Coal fired power plants in U.S. pollute with impunity
Environmental activist organizations in the U.S. want the Environmental Protection Agency to hold strong on its proposals to curb emissions from coal-fired plants. This spring the EPA proposed the first ever national standards to limit toxics...
Environmental activist organizations in the U.S. want the Environmental Protection Agency to hold strong on its proposals to curb emissions from coal-fired plants. This spring the EPA proposed the first ever national standards to limit toxics dumped into waterways from coal plants.
On July 23, a group known as the Environmental Integrity Project, which includes the Sierra Club Clean Water Action, Earthjustice and Waterkeeper Alliance, released a report entitled “Closing the Floodgates: How the Coal Industry Is Poisoning Our Water and How We Can Stop It.” The report, based on a study of 274 coal plants found that they have become by far the largest source of toxic water pollution in the U.S. based on toxicity. The study said power plants have been allowed to use U.S. waterways and water supplies “as their own private dumping grounds for more than three decades — in direct violation of the Clean Water Act.”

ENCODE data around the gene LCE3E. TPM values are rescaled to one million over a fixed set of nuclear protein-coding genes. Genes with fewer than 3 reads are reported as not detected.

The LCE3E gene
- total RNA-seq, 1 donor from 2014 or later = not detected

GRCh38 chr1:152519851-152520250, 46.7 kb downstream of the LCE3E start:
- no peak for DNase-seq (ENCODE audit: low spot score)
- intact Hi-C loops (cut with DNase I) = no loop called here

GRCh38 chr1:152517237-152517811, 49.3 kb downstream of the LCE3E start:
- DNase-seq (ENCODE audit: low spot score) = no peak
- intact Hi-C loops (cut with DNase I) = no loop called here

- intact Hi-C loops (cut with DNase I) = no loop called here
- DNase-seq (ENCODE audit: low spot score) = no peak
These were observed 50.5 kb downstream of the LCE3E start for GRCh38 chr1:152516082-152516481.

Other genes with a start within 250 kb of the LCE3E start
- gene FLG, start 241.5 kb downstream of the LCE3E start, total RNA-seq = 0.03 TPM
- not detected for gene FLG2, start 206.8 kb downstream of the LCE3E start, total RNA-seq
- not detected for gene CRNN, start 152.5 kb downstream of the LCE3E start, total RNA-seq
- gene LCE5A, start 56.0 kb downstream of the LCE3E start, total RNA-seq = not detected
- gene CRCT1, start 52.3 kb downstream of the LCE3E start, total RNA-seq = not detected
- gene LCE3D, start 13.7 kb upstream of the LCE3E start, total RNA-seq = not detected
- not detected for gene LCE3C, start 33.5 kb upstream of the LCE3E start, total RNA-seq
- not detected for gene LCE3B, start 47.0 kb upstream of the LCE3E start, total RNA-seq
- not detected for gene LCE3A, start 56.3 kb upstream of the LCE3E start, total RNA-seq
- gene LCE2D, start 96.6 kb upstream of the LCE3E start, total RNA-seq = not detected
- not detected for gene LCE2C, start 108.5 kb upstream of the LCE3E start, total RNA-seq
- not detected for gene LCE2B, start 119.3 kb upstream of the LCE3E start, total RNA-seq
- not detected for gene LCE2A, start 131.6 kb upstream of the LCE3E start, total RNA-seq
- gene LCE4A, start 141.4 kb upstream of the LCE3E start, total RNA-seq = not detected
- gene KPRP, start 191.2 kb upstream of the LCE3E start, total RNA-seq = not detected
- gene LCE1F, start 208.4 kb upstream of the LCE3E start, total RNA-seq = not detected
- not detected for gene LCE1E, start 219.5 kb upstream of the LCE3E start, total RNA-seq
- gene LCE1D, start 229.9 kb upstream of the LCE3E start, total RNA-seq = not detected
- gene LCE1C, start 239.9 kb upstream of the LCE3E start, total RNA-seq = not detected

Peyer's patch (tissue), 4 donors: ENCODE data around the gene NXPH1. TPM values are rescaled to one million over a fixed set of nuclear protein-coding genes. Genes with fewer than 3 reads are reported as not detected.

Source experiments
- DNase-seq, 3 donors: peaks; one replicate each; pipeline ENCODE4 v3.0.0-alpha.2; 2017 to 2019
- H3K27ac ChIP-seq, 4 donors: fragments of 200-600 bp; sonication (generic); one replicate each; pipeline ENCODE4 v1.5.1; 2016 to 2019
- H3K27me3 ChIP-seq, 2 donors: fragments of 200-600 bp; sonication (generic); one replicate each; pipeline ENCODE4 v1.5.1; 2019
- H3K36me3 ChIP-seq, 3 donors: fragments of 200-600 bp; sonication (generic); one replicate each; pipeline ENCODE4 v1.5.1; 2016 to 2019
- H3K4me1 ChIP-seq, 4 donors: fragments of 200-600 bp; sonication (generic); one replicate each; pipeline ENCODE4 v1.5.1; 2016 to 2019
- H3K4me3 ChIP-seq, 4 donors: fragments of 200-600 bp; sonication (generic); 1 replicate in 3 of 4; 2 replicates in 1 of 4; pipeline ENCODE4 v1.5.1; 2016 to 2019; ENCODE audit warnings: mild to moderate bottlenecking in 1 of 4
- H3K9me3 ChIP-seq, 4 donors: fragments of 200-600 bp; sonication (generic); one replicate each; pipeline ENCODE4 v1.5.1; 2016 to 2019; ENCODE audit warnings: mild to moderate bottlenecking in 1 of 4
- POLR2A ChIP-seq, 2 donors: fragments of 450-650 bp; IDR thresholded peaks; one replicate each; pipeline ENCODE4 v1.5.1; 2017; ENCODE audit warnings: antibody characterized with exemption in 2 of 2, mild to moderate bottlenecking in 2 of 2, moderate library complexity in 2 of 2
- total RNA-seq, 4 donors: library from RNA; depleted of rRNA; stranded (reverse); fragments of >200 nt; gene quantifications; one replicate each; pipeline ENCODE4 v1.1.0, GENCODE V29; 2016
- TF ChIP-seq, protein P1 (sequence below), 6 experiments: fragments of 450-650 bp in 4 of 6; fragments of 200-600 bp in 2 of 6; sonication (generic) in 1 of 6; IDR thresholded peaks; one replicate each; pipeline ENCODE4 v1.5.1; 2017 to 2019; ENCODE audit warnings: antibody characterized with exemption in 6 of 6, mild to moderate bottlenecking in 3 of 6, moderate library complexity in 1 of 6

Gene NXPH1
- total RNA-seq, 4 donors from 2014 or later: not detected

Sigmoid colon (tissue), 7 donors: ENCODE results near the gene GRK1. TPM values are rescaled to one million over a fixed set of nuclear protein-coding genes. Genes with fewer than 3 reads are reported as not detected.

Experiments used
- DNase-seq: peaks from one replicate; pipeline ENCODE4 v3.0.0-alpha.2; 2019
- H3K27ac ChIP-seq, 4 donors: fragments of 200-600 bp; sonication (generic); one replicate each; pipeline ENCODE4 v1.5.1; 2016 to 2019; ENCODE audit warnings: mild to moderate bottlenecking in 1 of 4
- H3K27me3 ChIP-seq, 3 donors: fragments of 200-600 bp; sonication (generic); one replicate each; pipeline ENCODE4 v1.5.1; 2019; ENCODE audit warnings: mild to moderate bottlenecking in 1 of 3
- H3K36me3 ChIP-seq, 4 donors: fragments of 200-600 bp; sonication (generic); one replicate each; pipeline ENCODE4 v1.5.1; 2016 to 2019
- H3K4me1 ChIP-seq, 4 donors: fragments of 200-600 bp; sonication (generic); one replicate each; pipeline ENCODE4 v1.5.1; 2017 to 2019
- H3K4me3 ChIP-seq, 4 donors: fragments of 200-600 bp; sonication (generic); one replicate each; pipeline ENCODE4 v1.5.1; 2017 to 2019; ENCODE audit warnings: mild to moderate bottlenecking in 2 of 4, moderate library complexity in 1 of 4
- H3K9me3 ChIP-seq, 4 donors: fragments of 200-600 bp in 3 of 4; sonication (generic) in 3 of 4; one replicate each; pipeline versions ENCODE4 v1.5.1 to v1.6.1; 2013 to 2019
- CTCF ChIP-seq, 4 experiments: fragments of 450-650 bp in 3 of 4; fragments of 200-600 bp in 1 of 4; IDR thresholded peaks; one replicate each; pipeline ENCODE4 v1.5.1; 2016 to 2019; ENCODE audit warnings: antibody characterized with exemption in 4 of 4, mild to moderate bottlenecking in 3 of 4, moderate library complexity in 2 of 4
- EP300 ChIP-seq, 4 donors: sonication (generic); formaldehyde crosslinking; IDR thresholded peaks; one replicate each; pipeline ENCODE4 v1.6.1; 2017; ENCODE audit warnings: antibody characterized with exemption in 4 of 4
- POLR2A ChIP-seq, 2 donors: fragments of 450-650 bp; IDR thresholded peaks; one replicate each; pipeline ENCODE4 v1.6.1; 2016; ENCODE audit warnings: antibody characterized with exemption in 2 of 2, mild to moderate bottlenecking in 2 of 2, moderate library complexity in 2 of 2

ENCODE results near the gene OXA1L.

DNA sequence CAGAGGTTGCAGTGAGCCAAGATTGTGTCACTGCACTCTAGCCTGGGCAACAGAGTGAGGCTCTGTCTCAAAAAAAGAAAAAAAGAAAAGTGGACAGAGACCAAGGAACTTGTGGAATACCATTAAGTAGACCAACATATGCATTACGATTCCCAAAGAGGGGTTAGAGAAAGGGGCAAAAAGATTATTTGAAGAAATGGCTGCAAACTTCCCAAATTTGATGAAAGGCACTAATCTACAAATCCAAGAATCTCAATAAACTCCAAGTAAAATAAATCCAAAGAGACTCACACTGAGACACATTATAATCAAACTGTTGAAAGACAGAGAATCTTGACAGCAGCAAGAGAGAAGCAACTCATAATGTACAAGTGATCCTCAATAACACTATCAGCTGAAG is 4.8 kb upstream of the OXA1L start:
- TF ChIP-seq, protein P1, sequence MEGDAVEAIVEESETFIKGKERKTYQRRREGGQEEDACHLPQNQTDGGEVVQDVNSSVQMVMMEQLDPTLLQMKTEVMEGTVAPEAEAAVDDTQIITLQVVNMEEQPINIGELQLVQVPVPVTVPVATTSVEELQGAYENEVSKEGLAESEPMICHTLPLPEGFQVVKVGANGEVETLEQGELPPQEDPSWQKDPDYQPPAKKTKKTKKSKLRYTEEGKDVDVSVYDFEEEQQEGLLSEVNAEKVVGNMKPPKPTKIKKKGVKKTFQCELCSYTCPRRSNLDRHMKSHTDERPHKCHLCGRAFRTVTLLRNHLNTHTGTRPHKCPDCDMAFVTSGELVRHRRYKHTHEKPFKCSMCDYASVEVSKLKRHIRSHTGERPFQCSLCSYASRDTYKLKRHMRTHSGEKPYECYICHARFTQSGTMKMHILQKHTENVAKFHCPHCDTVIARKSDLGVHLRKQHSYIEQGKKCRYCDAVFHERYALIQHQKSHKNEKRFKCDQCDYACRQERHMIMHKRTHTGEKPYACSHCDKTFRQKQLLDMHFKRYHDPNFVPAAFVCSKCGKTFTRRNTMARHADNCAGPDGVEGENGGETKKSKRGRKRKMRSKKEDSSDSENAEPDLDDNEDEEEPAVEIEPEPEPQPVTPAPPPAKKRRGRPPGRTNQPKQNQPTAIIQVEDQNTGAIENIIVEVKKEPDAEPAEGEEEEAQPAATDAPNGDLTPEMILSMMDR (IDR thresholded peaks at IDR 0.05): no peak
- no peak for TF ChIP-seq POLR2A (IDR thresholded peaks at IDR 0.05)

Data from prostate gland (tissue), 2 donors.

The study found, for example, that nearly 70% of the 274 plants surveyed have no limits on discharges such as arsenic, boron, cadmium, lead, mercury, and selenium. As a result these toxics are dumped directly into rivers, lakes, streams and bays.
Nearly half of the plants surveyed (187) were operating with an expired Clean Water Act permit and 53 of these were operating with permits that expired five or more years ago.
The environmentalists also say that coal industry lobbyists are working behind the scenes to weaken the safeguards proposed in new EPA rules, even though the draft rules “are affordable for utilities and ratepayers.”
And they single out several states for their coal plant polluting ways: Alabama, Colorado, Illinois, Kentucky, Michigan, Missouri, Montana, North Carolina, Nebraska, Pennsylvania, Tennessee, and Texas.